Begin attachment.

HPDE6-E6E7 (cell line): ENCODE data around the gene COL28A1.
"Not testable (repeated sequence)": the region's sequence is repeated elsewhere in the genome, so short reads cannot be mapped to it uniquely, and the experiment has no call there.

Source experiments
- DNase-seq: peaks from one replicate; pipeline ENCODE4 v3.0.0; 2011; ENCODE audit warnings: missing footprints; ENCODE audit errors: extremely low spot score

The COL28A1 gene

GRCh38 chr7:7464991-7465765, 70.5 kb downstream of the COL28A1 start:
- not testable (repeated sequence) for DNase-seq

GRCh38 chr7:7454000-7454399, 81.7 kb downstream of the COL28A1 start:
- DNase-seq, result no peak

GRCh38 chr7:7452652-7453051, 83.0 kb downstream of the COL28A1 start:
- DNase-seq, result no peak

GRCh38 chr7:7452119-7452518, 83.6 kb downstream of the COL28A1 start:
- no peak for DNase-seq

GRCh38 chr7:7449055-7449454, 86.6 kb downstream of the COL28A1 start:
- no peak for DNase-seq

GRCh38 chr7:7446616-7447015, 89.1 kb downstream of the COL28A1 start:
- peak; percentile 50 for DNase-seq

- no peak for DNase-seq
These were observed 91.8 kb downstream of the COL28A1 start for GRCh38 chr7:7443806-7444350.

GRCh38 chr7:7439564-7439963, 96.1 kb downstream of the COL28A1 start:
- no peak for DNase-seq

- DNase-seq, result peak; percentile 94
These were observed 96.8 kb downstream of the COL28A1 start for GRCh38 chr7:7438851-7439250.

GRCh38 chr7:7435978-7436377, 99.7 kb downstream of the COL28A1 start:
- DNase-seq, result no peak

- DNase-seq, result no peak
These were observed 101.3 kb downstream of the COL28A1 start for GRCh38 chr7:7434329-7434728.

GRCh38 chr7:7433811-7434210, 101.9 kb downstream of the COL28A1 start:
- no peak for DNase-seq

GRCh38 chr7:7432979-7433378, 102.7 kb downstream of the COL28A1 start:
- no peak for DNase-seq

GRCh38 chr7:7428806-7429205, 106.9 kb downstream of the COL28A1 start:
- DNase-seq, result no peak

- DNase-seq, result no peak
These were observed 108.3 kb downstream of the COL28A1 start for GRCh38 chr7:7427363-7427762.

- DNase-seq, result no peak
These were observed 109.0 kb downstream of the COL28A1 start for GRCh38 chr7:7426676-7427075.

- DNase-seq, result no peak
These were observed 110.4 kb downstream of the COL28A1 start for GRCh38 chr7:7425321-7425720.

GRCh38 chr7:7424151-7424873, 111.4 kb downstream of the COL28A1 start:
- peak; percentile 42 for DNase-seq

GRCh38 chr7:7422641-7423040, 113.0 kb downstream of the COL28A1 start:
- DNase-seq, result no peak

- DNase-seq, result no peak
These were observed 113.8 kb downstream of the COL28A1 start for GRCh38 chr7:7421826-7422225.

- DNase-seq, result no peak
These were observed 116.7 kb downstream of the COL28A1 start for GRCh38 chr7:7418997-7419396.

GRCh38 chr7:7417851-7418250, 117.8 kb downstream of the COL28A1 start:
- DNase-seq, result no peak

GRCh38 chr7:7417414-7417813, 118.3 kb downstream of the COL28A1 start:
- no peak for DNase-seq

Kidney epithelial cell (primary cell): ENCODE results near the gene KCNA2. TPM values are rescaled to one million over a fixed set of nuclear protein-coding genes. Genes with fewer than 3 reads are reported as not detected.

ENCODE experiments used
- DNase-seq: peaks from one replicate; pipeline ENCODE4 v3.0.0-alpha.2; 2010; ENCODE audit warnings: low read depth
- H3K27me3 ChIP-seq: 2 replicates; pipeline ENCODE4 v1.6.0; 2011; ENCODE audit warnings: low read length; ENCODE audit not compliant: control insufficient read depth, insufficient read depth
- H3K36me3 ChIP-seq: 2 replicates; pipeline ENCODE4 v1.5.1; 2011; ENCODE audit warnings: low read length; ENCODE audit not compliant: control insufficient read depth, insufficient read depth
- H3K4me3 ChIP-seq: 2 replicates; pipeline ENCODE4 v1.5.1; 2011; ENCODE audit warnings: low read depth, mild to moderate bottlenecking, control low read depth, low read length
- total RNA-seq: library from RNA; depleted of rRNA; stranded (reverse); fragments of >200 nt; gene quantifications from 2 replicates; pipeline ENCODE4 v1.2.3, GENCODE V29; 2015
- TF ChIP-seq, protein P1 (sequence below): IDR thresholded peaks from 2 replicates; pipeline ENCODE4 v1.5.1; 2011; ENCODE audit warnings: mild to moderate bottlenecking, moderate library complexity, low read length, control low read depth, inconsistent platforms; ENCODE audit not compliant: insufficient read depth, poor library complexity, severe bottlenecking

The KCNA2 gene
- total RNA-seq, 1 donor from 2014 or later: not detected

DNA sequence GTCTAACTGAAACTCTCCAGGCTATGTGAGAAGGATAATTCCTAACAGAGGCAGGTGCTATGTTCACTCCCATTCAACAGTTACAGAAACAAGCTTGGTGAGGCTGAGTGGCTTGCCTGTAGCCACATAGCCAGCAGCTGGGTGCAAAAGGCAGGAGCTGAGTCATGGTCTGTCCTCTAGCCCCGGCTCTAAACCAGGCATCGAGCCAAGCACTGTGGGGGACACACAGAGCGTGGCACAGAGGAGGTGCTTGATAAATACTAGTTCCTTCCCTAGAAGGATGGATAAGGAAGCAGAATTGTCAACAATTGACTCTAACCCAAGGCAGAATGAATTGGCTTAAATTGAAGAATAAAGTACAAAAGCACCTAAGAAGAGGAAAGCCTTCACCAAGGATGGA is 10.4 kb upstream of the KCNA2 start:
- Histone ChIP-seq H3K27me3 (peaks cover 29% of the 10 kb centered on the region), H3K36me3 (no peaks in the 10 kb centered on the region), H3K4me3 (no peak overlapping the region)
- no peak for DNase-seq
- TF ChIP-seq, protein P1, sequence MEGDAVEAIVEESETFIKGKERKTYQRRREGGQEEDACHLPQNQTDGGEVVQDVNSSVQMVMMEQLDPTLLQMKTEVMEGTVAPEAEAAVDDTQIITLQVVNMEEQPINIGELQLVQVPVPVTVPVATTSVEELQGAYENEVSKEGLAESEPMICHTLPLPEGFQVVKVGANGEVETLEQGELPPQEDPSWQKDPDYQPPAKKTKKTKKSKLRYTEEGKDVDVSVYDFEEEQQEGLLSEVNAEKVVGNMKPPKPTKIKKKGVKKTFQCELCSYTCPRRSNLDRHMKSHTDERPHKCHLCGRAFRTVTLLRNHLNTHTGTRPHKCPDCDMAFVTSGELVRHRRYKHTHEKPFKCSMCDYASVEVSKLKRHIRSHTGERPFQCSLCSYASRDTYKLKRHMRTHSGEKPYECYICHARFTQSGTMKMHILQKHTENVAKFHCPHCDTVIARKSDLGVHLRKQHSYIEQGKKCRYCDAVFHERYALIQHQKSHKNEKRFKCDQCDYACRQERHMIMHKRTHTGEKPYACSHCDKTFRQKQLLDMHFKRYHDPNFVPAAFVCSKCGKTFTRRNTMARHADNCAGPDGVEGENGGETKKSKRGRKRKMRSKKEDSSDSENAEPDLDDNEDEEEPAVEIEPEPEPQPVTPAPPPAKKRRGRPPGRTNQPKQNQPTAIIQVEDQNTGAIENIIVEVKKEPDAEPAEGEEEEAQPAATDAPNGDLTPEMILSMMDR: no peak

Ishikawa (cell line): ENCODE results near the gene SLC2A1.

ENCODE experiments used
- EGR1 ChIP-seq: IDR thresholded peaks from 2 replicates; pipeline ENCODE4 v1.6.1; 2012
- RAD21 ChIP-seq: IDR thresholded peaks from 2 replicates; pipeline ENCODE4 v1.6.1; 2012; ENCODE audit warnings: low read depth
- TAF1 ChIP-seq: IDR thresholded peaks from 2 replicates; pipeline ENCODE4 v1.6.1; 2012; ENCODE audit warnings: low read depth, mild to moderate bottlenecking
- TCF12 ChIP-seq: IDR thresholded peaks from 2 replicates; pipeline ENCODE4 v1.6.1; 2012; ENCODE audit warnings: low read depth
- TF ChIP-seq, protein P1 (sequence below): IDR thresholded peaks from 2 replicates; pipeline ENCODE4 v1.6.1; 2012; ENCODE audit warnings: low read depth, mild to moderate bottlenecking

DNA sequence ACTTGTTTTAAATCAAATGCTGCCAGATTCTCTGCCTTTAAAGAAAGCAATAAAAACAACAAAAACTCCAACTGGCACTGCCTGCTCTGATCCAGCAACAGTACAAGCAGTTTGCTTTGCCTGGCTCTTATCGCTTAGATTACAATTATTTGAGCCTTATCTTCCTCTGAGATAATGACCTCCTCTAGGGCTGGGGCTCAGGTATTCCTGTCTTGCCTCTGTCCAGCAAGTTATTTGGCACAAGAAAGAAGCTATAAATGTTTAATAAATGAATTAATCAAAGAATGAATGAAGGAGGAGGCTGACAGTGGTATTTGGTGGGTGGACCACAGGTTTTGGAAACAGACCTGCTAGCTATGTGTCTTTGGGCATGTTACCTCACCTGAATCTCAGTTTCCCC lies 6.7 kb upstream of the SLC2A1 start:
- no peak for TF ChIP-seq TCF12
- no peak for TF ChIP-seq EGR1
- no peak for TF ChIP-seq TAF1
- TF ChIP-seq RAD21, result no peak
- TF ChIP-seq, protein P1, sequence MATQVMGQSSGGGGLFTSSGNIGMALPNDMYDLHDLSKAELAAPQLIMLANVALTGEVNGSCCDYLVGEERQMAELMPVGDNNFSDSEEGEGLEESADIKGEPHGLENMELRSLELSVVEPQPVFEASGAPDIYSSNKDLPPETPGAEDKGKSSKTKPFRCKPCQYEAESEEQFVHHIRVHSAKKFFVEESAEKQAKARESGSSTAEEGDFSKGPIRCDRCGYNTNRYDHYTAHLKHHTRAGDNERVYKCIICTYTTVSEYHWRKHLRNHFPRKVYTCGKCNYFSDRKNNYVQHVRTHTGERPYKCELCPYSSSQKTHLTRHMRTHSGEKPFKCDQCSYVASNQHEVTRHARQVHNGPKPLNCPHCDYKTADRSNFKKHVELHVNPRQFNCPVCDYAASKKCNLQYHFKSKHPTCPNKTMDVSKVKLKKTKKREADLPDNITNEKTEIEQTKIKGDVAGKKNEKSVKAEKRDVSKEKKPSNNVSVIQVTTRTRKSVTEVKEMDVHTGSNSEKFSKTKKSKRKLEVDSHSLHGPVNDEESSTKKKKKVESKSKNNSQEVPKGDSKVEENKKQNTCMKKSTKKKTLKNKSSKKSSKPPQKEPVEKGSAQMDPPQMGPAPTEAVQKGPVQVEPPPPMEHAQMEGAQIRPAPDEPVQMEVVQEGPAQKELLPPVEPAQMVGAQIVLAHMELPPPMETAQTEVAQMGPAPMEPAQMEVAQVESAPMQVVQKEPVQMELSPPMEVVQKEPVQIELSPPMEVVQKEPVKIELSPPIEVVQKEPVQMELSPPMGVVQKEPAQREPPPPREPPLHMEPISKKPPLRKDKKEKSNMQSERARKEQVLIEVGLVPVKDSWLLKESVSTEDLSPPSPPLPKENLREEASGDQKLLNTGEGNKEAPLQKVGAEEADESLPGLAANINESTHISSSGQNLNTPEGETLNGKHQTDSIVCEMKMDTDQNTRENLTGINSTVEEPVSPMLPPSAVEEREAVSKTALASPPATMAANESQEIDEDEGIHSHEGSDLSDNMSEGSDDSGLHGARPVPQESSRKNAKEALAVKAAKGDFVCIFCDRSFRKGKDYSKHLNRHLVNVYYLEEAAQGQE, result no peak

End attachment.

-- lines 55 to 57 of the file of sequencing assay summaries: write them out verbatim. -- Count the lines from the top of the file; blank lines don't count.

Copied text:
- H3K27me3 ChIP-seq: 2 replicates; pipeline ENCODE4 v1.6.0; 2011; ENCODE audit warnings: low read length; ENCODE audit not compliant: control insufficient read depth, insufficient read depth
- H3K36me3 ChIP-seq: 2 replicates; pipeline ENCODE4 v1.5.1; 2011; ENCODE audit warnings: low read length; ENCODE audit not compliant: control insufficient read depth, insufficient read depth
- H3K4me3 ChIP-seq: 2 replicates; pipeline ENCODE4 v1.5.1; 2011; ENCODE audit warnings: low read depth, mild to moderate bottlenecking, control low read depth, low read length